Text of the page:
The basic premise trades in the kind of casual absurdism that’s by now expected of Porumboiu. More surprising is the fact that The Whistlers plays much like a standard policier—a relatively by-the-book offering from a director who has distinguished himself by a willingness to throw out the manual.
While it’s tempting to view these histrionics as dramatic fabrications, almost everything that unfolds was captured on video recordings of the actual trial, and lifted from official testimony transcripts. Nonetheless, Bellocchio doesn’t resist the opportunity to ham up the fracas an extra notch or two, to discombobulating effect.
Trouble has emerged at a particularly critical point for Northern Ireland, where violent sectarian tensions have been reinvigorated with the uncertainty spawned by Brexit. What Garnett’s film contributes is an acceptance of profound complexity in the face of belligerent binaries.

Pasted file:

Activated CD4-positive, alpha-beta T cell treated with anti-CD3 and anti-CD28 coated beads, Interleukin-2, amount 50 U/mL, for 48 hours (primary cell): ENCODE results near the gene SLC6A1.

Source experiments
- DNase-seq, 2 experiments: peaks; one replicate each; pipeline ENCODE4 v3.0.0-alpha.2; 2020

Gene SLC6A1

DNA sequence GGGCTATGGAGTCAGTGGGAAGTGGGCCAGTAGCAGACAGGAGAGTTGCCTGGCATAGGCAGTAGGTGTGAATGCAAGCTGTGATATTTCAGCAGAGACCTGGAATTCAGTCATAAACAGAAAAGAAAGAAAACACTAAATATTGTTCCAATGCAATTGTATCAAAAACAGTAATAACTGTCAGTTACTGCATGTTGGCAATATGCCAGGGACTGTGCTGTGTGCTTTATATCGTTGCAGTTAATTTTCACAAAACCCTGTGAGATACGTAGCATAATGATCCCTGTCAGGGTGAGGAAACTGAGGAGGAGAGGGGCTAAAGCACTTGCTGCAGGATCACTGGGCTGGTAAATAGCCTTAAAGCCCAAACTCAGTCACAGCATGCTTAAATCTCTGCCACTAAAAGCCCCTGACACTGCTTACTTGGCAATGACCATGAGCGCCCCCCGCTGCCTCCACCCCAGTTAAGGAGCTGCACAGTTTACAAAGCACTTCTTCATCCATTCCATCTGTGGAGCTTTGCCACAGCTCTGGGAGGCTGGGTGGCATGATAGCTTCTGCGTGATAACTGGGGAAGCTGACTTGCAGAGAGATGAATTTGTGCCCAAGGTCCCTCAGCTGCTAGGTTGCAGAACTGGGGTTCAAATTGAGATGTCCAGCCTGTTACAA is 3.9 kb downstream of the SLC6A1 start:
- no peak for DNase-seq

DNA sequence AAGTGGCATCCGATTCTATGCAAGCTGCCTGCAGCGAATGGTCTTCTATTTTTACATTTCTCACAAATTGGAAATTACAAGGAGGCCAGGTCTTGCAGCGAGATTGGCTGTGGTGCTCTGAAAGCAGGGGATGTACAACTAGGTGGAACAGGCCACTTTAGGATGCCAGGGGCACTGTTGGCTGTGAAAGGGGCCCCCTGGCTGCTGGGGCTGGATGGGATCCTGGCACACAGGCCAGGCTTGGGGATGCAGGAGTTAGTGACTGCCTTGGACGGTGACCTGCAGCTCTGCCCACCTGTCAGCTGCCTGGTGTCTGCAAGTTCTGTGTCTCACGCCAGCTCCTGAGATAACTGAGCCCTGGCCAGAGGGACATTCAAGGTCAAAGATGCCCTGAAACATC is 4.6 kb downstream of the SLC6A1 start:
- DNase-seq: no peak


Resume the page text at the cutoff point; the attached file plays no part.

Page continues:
Fire Will Come, with its single location and small cast, is a more focused work than Mimosas, but maintains a similar sense of possibility as the earlier film, of things unknowable to the viewer. What’s really important may be happening somewhere outside of the frame.
In adapting London’s novel, Marcello and his screenwriting partner Maurizio Braucci have transposed Eden’s story from turn-of-the-century Oakland to the coast of Naples, but they’ve also left the question of when intentionally unresolved, indeterminate.
Lest his film be charged with trafficking in the same philistine stuff as pornography, Serra rarely, if ever, allows his erotica to be, well, erotic. Not as well versed in the art of the exaggerated orgasm as adult-film actors, his nonprofessionals are awkward and imprecise.